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United States Department of Agriculture

Agricultural Research Service

Research Project: GENOMIC AND IMMUNOLOGICAL CHARACTERISTICS OF JOHNE'S DISEASE Title: Diseases of Dairy Animals: Infectious Diseases: Johne's Disease

Authors
item Collins, M - UNIV. OF WISCONSIN
item Stabel, Judith

Submitted to: Book Chapter
Publication Type: Book / Chapter
Publication Acceptance Date: February 15, 2009
Publication Date: March 1, 2011
Citation: Collins, M.T., Stabel, J.R. 2011. Diseases of dairy animals: infectious diseases: Johne's disease. In: Fuquay, J.W., Fox, P.F., McSweeney, P.L.H., editors. Encyclopedia of Dairy Sciences. 2nd edition. Oxford, UK: Academic Press (Elsevier). p.174-180.

Interpretive Summary: Johne's disease is a chronic, debilitating intestinal disorder in cattle, sheep and wild ruminants, characterized by diarrhea, weight loss and death. Animals usually become infected when they are young by ingesting feces or milk containing the causative bacteria. However, clinical signs of disease do not usually present themselves until the animals reach 3 to 5 years of age or even older. During this time the animal is infected and may be shedding the organism in its feces without showing any clinical signs of disease. In addition to reduced production by these animals, they also present a potential infective threat to the rest of the herd. Johne’s disease is difficult to diagnose and therefore to control. Diagnosis of infection is most frequently performed by direct culture or PCR of Mycobacterium avium subsp. paratubercuosis from the feces or by indirect measurement of antibodies in the serum and milk. Control measures for paratuberculosis include management at the herd level to reduce exposure of susceptible neonates to contaminated manure or milk. Vaccination is another management tool that is becoming more widely used. Mycobacterium avium subsp. paratuberculosis has been detected in tissues from some patients with Crohn’s disease, an inflammatory bowel disorder in humans. However, this association is not clear and Mb. a. paratuberculosis is not classified as a zoonotic agent.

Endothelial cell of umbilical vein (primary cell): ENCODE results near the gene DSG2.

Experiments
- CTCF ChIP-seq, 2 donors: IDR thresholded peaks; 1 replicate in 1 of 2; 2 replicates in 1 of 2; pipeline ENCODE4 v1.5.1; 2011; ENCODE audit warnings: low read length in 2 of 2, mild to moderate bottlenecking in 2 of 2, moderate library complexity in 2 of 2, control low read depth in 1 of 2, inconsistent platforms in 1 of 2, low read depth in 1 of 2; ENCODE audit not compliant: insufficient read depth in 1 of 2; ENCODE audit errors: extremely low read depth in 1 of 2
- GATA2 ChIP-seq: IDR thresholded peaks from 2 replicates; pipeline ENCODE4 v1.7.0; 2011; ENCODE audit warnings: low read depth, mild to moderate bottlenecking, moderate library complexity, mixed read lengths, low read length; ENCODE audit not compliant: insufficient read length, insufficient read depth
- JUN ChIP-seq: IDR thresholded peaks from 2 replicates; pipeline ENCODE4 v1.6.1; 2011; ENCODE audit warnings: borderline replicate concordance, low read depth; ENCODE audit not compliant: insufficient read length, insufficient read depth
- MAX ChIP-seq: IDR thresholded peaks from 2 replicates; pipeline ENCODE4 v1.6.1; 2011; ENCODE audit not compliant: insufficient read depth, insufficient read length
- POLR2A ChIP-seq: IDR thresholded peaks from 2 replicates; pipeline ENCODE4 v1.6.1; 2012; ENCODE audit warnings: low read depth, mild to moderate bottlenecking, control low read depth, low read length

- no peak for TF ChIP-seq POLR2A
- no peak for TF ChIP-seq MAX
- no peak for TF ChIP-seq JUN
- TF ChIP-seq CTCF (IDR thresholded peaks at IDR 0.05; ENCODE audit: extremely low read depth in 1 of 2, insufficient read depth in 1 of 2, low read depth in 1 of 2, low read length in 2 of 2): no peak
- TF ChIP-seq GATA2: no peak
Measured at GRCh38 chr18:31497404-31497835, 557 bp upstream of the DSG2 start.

Technical Abstract: Johne's disease is a chronic, debilitating intestinal disorder in cattle, sheep and wild ruminants, characterized by diarrhea, weight loss and death. Animals usually become infected when they are young by ingesting feces or milk containing the causative bacteria. However, clinical signs of disease do not usually present themselves until the animals reach 3 to 5 years of age or even older. During this time the animal is infected and may be shedding the organism in its feces without showing any clinical signs of disease. In addition to reduced production by these animals, they also present a potential infective threat to the rest of the herd. Johne’s disease is difficult to diagnose and therefore to control. Diagnosis of infection is most frequently performed by direct culture or PCR of Mycobacterium avium subsp. paratubercuosis from the feces or by indirect measurement of antibodies in the serum and milk. Control measures for neonates to contaminated manure or milk. Vaccination is another management tool that is becoming more widely used. Mycobacterium avium subsp. paratuberculosis has been detected in tissues from some patients with Crohn’s disease, an inflammatory bowel disorder in humans. However, this association is not clear and Mb. a. paratuberculosis is not classified as a zoonotic agent.

Last Modified: 12/26/2014
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